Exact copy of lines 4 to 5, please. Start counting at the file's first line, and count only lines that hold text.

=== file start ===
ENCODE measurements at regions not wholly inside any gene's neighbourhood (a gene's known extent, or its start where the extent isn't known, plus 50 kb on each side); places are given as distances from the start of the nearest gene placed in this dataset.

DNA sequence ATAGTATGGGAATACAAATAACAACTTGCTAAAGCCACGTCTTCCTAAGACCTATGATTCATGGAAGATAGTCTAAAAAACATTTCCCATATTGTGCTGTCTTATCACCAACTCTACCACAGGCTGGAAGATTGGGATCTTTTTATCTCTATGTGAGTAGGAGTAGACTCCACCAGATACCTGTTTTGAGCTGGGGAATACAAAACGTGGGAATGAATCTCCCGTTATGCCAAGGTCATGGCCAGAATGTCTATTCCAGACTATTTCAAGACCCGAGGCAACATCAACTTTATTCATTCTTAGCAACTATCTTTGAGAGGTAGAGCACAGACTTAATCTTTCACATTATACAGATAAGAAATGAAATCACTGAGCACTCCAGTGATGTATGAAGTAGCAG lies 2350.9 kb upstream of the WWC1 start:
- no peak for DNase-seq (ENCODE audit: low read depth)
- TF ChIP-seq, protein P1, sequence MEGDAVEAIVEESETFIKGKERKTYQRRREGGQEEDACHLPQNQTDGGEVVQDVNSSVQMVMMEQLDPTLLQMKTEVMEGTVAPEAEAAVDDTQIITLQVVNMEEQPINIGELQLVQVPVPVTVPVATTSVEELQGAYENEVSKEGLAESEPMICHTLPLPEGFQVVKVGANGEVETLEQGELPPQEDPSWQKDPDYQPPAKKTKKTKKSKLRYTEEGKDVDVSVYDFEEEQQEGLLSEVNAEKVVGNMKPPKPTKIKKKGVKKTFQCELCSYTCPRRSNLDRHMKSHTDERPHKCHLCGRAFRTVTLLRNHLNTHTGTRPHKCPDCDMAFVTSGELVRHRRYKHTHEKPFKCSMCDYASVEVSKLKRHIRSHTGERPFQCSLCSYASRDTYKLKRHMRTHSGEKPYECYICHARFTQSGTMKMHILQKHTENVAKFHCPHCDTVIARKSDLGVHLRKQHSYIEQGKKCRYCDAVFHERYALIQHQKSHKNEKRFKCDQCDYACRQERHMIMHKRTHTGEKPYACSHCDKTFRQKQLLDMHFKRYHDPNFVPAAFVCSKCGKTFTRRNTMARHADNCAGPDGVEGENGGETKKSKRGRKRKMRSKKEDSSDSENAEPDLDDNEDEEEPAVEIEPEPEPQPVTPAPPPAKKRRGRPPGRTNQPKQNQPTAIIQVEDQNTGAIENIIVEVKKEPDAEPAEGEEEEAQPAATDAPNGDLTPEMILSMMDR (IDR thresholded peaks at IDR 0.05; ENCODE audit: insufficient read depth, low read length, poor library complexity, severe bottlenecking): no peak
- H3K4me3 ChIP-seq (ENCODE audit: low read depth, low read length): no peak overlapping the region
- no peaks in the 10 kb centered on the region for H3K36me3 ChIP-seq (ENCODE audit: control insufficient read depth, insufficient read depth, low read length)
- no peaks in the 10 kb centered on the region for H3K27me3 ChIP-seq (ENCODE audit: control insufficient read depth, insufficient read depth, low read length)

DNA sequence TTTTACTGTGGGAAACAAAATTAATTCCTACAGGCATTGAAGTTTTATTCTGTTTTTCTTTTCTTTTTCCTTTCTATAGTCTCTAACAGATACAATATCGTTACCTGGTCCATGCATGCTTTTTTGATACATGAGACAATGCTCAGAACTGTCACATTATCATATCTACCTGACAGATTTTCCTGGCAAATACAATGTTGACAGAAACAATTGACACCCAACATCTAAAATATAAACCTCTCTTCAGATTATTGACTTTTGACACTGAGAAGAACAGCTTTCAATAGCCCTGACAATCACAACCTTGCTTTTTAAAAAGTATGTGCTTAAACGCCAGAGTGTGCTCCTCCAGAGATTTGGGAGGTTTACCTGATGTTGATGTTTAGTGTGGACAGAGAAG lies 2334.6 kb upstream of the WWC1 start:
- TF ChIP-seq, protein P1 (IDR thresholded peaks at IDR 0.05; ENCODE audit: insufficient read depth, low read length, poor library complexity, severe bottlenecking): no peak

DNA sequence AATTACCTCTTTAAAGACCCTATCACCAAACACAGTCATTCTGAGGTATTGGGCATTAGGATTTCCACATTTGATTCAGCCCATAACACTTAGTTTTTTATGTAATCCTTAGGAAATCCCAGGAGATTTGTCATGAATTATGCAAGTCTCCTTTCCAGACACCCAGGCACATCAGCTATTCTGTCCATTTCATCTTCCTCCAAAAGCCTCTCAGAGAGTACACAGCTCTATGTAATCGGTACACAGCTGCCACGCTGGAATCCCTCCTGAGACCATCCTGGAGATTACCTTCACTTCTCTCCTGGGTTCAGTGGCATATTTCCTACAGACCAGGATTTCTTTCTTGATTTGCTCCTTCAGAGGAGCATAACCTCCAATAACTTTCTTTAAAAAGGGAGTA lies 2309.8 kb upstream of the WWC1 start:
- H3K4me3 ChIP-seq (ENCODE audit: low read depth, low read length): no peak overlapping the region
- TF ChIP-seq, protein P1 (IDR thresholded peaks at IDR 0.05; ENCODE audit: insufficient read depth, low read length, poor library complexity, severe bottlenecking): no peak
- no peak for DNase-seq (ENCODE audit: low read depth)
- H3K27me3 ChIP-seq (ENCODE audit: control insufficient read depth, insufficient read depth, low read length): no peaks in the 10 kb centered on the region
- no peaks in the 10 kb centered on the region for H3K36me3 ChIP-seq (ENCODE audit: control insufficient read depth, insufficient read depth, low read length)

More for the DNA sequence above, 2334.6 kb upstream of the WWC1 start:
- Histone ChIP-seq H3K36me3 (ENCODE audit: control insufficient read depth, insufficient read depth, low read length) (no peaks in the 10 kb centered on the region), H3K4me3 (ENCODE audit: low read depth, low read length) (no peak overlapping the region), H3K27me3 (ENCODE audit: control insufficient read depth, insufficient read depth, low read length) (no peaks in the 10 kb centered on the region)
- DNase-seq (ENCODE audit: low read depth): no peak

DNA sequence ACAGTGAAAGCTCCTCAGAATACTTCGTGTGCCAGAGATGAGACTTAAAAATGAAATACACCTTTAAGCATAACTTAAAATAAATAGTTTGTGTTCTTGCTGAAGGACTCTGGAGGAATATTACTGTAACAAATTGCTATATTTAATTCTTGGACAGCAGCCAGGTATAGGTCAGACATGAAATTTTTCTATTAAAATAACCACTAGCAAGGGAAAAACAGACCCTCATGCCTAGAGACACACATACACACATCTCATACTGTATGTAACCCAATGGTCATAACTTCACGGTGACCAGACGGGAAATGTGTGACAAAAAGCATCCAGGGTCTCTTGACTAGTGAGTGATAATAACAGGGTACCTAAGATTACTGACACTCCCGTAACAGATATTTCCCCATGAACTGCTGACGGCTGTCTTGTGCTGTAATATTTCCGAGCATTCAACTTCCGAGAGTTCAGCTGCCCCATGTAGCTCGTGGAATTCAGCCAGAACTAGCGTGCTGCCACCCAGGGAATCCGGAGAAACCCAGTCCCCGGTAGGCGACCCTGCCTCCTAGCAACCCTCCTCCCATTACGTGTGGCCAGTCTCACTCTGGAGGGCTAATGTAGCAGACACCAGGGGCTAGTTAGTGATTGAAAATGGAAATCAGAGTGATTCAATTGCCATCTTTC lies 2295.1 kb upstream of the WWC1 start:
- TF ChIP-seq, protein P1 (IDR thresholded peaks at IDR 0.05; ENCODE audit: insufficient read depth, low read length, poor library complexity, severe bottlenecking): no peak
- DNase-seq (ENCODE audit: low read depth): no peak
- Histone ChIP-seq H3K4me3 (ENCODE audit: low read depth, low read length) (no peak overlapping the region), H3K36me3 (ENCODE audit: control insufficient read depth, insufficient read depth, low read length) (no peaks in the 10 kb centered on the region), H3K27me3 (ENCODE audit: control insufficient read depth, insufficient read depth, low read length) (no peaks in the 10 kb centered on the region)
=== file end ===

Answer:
- TF ChIP-seq, protein P1, sequence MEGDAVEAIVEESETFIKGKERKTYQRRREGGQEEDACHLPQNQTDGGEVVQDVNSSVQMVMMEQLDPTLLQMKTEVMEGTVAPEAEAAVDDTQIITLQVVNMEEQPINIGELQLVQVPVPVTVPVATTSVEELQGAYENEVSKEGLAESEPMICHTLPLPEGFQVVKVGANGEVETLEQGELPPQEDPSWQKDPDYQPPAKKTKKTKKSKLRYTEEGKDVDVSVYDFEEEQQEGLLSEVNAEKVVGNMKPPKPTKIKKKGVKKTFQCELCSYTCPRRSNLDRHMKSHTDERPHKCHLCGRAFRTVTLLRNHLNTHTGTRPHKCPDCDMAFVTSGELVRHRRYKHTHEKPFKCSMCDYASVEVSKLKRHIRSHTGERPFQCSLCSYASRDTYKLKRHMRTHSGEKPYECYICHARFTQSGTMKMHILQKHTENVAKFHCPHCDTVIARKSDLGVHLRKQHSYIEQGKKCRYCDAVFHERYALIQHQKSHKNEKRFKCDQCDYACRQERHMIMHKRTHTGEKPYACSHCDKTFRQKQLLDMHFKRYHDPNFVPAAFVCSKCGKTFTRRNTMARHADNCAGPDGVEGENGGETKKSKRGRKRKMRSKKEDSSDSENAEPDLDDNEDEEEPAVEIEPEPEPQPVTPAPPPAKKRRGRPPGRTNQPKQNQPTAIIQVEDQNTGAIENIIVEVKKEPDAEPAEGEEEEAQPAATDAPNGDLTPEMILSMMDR (IDR thresholded peaks at IDR 0.05; ENCODE audit: insufficient read depth, low read length, poor library complexity, severe bottlenecking): no peak
- H3K4me3 ChIP-seq (ENCODE audit: low read depth, low read length): no peak overlapping the region